Discussion: (6 comments)
Comments are closed.
A public policy blog from AEI
Despite cries of mainstream media bias, it turns out that coverage was broadly the same for both presidential candidates this year, except for the final week of the campaign (more on that in a minute). From the Pew Research Center’s Project for Excellence in Journalism (emphasis added):
Throughout most of the general campaign period, President Obama received slightly better coverage in the mainstream press than Governor Romney did. An earlier PEJ report showed that from August 27 to October 21, 19% of stories about Obama were clearly favorable in tone while 30% were unfavorable and 51% were mixed. For Romney, 15% of the stories were favorable, while 38% were unfavorable and 47% were mixed-a differential toward negative stories of 23 points.
However, most of the difference during that period could be accounted for by the horse-race stories, which generally showed Obama with small leads in important state and national polls. If those horse-race stories were removed from the sample, the coverage of the two candidates became quite similar-15% of the remaining campaign stories about Obama were positive, 32% were negative and 53% were mixed. For Romney it was 14% positive, 32% negative and 55% mixed.
So on the whole, the mainstream press treated both candidates about equally. The question of why both candidates received twice as many negative stories as positive stories is one for another day.
But something happened during the campaign’s final week:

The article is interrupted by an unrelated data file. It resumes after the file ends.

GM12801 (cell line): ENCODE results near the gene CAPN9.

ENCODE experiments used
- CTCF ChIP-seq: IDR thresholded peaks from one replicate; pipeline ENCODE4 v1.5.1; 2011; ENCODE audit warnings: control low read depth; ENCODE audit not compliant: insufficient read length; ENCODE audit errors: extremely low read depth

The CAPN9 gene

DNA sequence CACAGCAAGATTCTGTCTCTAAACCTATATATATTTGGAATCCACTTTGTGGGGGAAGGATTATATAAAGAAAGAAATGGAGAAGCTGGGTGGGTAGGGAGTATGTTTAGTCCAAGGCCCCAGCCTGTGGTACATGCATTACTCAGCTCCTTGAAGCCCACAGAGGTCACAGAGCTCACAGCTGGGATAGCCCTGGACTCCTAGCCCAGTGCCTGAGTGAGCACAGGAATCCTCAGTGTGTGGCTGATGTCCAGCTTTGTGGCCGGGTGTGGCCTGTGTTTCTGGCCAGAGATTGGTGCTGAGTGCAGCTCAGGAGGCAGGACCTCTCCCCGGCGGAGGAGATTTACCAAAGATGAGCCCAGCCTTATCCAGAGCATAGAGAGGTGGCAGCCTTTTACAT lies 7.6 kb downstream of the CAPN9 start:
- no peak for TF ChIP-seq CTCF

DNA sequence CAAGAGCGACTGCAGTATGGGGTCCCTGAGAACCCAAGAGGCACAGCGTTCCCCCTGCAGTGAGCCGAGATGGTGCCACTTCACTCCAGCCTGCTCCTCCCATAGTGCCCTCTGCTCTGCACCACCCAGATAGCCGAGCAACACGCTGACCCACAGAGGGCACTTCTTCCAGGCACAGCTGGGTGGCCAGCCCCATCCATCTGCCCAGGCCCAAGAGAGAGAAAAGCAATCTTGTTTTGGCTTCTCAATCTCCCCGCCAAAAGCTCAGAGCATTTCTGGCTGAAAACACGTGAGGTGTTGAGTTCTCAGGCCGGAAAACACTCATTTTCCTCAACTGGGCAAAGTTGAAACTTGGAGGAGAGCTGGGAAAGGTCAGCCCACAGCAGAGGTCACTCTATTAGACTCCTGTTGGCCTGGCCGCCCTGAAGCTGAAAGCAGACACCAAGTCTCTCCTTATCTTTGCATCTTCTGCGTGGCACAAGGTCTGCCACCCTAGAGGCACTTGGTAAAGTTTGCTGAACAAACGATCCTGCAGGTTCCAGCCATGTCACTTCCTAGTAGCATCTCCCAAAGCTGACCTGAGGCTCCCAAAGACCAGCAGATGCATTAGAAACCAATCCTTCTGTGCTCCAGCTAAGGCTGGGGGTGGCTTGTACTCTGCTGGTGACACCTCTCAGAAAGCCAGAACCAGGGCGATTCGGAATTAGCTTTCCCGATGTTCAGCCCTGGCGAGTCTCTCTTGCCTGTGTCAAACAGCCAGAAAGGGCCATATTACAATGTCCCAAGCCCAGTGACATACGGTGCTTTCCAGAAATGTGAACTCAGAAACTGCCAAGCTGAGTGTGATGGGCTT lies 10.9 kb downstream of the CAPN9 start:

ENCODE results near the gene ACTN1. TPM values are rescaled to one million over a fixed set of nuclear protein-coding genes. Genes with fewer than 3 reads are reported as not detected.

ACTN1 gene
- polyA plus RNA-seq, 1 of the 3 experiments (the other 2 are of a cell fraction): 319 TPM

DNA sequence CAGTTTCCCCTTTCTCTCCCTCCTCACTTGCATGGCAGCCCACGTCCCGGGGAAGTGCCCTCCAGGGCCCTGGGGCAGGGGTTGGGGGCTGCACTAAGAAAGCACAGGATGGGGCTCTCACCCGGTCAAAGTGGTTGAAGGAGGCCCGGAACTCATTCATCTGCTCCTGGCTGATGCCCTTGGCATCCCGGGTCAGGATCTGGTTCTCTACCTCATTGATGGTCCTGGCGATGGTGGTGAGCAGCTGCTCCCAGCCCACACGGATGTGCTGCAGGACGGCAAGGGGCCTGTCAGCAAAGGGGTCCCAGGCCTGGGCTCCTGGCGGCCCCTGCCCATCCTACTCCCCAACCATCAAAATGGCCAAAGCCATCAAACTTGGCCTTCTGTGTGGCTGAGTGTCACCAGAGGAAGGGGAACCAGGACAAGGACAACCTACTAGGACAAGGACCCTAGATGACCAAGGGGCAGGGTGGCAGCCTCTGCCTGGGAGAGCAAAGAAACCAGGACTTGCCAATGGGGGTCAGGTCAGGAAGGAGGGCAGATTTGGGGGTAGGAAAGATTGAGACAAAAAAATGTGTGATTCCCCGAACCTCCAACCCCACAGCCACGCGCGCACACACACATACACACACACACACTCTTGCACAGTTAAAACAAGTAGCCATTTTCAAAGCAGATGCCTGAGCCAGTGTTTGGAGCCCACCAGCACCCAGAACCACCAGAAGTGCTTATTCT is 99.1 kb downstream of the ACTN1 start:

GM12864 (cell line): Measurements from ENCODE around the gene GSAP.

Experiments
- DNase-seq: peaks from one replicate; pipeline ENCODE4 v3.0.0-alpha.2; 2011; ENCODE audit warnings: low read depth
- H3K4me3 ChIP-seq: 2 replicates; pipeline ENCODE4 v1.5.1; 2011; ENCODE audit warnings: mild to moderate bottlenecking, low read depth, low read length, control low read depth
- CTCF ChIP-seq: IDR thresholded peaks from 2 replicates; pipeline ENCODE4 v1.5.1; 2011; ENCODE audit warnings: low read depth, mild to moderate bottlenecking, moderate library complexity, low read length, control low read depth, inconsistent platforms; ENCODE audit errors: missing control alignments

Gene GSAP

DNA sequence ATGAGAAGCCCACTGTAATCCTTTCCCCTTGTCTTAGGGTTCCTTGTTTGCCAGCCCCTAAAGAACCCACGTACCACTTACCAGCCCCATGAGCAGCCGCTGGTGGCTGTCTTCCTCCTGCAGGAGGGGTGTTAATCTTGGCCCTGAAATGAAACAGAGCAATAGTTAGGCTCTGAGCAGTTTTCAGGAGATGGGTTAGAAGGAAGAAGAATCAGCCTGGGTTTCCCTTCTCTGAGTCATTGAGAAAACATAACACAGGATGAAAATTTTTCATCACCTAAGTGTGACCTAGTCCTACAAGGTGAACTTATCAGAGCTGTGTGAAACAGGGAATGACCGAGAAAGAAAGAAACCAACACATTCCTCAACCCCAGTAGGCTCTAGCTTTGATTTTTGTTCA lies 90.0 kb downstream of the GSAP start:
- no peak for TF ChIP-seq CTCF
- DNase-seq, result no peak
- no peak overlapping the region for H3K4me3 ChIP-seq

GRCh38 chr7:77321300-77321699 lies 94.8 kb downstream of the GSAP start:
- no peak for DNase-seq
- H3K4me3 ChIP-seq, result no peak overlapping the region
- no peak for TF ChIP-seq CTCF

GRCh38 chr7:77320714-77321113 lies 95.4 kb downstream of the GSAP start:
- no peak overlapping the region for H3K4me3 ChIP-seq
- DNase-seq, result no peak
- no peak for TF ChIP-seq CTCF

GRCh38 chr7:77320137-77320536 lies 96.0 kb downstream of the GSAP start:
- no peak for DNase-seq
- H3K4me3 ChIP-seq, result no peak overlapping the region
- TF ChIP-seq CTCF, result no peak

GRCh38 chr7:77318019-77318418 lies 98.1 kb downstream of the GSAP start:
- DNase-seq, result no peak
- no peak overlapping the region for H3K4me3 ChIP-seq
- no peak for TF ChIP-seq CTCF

Then, in the final week (October 29 to November 5), a noticeable change occurred: Obama’s coverage improved dramatically while Romney’s coverage stayed about the same but shrank in volume.
During that final week, 29% of the stories about the president were positive and 19% were negative, an extremely dramatic reversal from the norm of the previous months. Romney stayed about the same at 16% positive, 33% negative.
Not only did the press get nicer to Obama in the final week, they also talked about him more—a lot more. During the majority of the campaign, Obama was a “significant presence” (aka he was in 25% of the story or more) in 75% of the campaign-related coverage compared to 71% for Romney. But during the final week he became a significant presence in 80% of the coverage and Romney dropped to just 62%.
What explains this change? The obvious answer is Hurricane Sandy, which gave Obama an opportunity to look presidential. Moreover, the devastating storm naturally ate up media oxygen, helping explain why coverage of Romney dropped so dramatically. Additionally, the proportion of horse-race stories increased dramatically during the final week, and since polling showed President Obama ahead, he received more positive press than usual.
So there was no great media conspiracy to get Barack Obama reelected. Even the final week’s clear pro-Obama slant can be reasonably explained by extenuating circumstances, particularly the hurricane (incidentally, this also helps explain why late deciders bucked history by breaking for Obama).
Now, none of this is to say that individual media outlets were not biased: Take a look at the chart below which compares Fox News and MSNBC’s coverage during the campaign’s final week:
Cries of media bias will, of course, continue. But those cries would be better directed at specific outlets rather than the media as a whole.
Comments are closed.
1150 17th Street, N.W. Washington, D.C. 20036
© 2015 American Enterprise Institute for Public Policy Research